What is the potential for this project's impact on the community and/or environment? Community Impact: Bridgeway Station Block A is a part of a larger, unique development that will bring a new mixed-use downtown to Mauldin, SC. The first phase provides over 400,000 SF of residential, institutional development, office, and 8 space to the Greenville County community. Future adjacent land is available for an additional 11 blocks of growth. Many of the spaces will house local residents and businesses and contribute to the flourishing growth of the Greenville Metro area. As a part of a plan to increase connectivity and encourage Greenville citizens to get active and outside, Bridgeway Station will ultimately connect with the Swamp Rabbit Trail, a 22-mile multi-use trail that connects businesses, housing, parks, and 8 spaces throughout Greenville County. Sustainable Features: The owner of this project chose to use tilt-up panels for this multifamily development for several reasons, including its sustainability. The primary materials: concrete, recycled steel, and repurposed masonry, are all sustainable materials. The long-lasting nature and water tightness of tilt-up panels will also outlast timber-framing, which is more traditionally used in multifamily construction. High Seer rating HVAC equipment, LED lighting, energy-efficient doors and windows, low-emitting materials, and significant daylighting were all included in the design. We also had a significant recycling program to dispose of construction waste.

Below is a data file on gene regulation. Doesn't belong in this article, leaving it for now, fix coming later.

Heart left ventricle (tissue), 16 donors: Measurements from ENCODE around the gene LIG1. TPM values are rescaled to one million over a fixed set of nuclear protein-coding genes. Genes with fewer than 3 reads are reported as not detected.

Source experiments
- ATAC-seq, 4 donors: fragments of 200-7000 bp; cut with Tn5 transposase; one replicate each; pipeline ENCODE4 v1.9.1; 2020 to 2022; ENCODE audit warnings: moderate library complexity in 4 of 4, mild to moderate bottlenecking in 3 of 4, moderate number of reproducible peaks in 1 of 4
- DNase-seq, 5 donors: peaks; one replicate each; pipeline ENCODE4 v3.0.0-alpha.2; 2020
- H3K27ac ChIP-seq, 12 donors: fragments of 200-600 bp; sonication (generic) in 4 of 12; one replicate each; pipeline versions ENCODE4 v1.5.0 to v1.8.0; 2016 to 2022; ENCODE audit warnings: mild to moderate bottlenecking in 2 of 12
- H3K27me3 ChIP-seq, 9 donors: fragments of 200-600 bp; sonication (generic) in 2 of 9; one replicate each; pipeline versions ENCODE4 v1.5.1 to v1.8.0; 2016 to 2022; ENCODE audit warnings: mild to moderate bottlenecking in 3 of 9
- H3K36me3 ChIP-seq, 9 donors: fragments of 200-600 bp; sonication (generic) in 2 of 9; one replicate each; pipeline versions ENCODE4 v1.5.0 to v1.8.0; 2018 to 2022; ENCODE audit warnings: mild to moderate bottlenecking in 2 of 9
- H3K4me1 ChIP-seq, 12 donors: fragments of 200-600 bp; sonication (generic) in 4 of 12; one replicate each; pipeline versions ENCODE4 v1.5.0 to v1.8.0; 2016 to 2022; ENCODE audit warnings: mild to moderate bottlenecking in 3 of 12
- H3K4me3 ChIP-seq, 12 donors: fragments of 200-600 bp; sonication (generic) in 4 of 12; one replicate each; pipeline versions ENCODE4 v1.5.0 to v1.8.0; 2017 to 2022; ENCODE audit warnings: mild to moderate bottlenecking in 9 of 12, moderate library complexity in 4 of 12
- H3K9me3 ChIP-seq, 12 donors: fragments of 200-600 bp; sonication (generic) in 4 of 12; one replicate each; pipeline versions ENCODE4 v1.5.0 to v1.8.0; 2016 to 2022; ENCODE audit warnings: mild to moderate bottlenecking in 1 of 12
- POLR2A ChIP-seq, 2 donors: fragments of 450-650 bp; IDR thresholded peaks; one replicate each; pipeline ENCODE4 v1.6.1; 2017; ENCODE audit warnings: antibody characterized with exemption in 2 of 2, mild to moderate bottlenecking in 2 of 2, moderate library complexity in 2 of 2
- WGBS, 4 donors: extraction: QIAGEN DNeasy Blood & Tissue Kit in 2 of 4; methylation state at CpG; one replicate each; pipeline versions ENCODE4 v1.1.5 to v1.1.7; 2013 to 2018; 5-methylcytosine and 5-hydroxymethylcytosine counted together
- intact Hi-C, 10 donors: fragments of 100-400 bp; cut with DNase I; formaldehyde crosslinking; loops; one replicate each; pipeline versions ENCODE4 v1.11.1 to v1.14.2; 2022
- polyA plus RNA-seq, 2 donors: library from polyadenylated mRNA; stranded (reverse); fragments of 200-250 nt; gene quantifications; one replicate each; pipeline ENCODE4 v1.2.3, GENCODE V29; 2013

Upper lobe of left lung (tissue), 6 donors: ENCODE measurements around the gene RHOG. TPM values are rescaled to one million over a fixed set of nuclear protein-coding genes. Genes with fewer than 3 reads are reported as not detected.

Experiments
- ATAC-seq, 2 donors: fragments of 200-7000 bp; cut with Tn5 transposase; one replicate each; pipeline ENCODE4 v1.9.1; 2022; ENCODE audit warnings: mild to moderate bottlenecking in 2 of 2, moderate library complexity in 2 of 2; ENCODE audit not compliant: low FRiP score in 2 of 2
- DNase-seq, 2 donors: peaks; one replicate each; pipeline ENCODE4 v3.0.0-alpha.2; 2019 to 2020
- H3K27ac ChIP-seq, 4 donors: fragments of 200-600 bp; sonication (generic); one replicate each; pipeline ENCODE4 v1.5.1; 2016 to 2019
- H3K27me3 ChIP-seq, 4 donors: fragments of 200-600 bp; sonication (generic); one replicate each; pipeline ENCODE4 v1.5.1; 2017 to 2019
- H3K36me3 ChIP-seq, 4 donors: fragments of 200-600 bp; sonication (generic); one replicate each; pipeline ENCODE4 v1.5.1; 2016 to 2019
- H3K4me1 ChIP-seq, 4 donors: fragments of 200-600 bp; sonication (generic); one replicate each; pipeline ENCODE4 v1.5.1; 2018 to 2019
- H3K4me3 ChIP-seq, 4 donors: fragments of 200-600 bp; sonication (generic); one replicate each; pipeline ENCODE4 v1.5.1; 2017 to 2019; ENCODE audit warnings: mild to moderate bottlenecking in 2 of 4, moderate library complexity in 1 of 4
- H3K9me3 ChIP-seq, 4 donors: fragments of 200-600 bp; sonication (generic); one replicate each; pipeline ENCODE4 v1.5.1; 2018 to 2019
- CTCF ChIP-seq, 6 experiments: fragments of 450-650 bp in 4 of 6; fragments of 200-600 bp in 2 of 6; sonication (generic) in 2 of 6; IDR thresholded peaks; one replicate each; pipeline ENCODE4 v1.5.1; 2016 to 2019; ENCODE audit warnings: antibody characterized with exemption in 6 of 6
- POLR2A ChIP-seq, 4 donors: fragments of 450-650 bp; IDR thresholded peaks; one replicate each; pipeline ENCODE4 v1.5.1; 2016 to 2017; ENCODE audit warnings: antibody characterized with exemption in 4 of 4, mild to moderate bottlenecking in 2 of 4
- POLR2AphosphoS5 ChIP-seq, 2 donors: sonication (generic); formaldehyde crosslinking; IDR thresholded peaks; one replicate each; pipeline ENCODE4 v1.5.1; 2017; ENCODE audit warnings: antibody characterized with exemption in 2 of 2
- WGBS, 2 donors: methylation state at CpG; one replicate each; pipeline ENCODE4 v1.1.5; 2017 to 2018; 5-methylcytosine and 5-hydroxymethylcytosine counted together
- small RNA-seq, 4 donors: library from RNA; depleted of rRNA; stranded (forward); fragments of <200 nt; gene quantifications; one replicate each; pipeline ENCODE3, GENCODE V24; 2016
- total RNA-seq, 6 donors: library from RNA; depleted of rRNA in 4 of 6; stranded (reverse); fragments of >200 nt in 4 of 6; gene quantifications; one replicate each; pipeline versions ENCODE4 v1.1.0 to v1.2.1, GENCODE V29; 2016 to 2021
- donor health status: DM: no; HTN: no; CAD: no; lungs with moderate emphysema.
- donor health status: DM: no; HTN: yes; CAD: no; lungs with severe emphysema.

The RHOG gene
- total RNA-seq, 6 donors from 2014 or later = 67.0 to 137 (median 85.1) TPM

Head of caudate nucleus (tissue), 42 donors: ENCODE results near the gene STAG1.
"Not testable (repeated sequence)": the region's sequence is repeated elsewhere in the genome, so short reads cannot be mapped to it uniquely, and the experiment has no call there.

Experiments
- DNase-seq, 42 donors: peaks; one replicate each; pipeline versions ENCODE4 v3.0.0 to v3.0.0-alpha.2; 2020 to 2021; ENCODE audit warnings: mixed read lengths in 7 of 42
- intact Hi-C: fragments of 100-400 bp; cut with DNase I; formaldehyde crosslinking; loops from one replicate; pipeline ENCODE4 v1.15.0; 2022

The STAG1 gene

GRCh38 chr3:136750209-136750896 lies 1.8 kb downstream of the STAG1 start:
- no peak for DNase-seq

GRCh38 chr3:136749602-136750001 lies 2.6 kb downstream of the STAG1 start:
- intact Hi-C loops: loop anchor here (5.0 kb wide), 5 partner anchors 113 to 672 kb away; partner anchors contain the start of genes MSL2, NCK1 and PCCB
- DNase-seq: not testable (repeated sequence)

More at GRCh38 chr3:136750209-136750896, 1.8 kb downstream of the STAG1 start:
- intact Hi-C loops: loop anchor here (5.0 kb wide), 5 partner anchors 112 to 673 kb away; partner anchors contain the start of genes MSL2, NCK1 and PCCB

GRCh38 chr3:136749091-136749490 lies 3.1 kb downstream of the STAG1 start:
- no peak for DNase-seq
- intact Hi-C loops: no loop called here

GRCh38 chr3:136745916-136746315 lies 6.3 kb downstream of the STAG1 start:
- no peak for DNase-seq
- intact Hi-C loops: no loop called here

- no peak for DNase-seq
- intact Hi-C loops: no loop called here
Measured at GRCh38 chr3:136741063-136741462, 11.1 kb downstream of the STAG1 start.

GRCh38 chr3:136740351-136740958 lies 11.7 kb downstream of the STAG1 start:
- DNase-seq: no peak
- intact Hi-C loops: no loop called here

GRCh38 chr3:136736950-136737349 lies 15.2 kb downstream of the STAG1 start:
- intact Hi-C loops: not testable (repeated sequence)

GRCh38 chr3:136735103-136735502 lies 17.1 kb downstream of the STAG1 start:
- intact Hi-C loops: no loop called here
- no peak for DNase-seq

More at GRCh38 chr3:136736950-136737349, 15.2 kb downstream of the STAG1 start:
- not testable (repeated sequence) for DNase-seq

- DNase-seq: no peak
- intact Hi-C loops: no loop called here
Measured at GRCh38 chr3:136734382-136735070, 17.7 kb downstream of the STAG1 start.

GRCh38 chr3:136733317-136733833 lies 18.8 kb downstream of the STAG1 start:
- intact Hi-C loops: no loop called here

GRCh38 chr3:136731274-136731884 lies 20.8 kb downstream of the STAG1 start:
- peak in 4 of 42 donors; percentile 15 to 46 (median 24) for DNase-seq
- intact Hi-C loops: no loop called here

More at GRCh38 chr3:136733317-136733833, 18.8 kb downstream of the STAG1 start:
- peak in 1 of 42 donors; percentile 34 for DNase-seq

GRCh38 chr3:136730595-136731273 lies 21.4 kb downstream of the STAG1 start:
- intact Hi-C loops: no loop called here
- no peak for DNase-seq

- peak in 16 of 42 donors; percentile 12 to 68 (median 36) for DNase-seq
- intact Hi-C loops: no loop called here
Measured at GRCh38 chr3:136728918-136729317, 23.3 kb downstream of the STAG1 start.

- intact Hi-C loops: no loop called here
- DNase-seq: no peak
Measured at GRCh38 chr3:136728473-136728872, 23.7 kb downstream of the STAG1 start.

Main banner image for Bridgeway Station Block A

Project Location

Simpsonville, SC 29681
United States


The Tilt-Up Achievement Awards were established to honor projects that use site-cast tilt-up concrete to introduce new building types, advance industry technology and provide unique solutions to building programs. Winning entries illustrate the variety, beauty, and flexibility of tilt-up construction.



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Project Images


Project Team (TCA Members)

General Contractor:
Hughes General Contractors, Inc.
Concrete Contractor:
LJB Inc.
Brian Scott

Project Specifics

Project Category:
Multifamily Housing
Building Types:
Apartment Building
Applied Ornament
Brick (Full)
Brick (Thin)
Paint (Flat)
Shadow Panels
Stacked Panels
Post Applied (Interior)
Number of Floors:
Tilt-Up Wall Area:
90,956 sq ft (8,450 sq m)
Total Floor Area:
209,108 sq ft (19,426 sq m)
Project Footprint:
48,998 sq ft (4,552 sq m)
Tallest Panel:
62 ft 9 in (19.13 m)
Widest Panel:
34 ft 8 in (10.57 m)
Largest Panel:
1,488 sq ft (138.2 sq m)
Heaviest Panel:
294,770 lbs (133,705 kg)